Back when writing exams was one of the things that I regularly did, I put the goals of the exam into three broad buckets. For maximum clickability, I will call them Describe, Distinguish and Diagnose. As a student, you were probably most familiar with the first two, because those are the purpose of grades… to Describe the level to which you know the material and to Distinguish who knows the material better/worse. If you have ever taught (or even graded), then you probably used the diagnostic abilities of tests, to figure out what exactly students are understanding, and how exactly they are misunderstanding.
Either way, you are probably thinking “what does this have to do with data?” The answer is that, if we cast ourselves as meritocratic economists, the courses you took in schools are a classifier, and the final grade is just
predict_proba() on the classification of whether or not you know Calc II.
This thought should cause conflicting fealings. From your perspective (the perspective of the student) a course is a lot more than a means to see how you rank amongst your piers. You worked hard and made tough decisions, and in the end you learned a lot. Since you were young, you grew, made friends, formed and reformed opinions. Maybe you didn’t get the best grade, but you took the class because it was outside your comfort zone and you wanted to improve as a person….
But I digress.
This is why I want to focus on tests, quizzes, homework and other examinations… final grades tend to be a synthesis of test results and much vaguer notions. In the ML metaphor, exams are more accurately described by classifiers, and final grades, ideally, are decisions informed by a series of these classifiers. This is where the Diagnoses come in.
The difference between described and distinguished
Depending on your background, you are probably either appalled to discover that part of your grades was to rank-order the students, or you are confused that there were other purposes. This is because distinguishing observations, if done well, is a necessary but insufficient to actually describe observations. Sometimes you can make a decision based on distinction alone, but sometimes you need more. In a statistical or machine learning setting, the description is distinction plus distribution (More Ds!)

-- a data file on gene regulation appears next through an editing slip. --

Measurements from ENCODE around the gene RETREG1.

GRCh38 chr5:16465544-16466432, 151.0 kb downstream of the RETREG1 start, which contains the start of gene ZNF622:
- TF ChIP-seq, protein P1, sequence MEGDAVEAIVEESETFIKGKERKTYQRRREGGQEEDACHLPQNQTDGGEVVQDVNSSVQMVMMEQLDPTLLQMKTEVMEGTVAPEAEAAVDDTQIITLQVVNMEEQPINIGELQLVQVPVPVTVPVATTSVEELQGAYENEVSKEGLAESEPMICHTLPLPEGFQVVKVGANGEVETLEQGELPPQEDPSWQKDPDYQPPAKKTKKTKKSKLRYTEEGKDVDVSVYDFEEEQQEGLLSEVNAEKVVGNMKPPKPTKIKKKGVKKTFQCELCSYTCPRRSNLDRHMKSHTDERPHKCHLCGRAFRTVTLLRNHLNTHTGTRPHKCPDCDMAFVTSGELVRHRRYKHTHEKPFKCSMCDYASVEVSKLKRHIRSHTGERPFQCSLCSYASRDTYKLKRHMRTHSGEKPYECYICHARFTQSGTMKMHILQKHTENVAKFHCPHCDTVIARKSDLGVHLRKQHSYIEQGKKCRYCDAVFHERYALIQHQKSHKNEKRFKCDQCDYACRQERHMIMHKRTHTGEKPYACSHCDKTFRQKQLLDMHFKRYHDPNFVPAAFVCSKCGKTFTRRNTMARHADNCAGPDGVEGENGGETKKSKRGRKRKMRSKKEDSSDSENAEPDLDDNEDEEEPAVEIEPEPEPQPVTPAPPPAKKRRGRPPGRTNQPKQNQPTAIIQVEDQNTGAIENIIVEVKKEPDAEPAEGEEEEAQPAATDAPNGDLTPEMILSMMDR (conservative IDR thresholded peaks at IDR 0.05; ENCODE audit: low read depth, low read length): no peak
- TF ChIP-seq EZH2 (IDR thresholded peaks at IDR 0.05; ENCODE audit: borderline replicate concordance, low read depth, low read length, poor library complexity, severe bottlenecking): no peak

For data scientists this might be a bit strange and maybe even uncomfortable. Our favorite metric for prediction, the Area Under the Receiver Operartor Characteristic Curve (Aurocc), doesn’t care about the distribution, and just cares about the ranking. (This is oversimplifying, since confidence in correct predictions is also valued. Maybe I’ll do a wonk-ish explanation of this later.)
This makes sense in that, from a decision making perspective, especially if you are forced to make a “yes” or “no” prediction, and the fraction is not important. And, often, the decision you have to make, can be made without the distribution … This tends to be the case in modeling competitions (like Google’s Kaggle). If I give you a ranking of a baseball players’ batting average, you probably would still be able to make decisions for your fantasy baseball team. But you wouldn’t be able to tell me what proportion of times they hit the ball (that is what batting average is).
Alternatively, imagine a 10-day weather forecast which simply consisted of a ranking by likelyhood of ran. I would say “Rain on Monday is more likely than Tuesday, but less likely than Wednesday.” Would you know when to pack an umbrella?
There are many ways to go from an ordering to a probabilistic description. Given the rank of likelyhoods of rain over each of the next ten days, you could make a pretty good forecast for each day, given historical data and current conditions. But it is important to keep in mind which you need when you making decisions. Otherwise, you might get wet.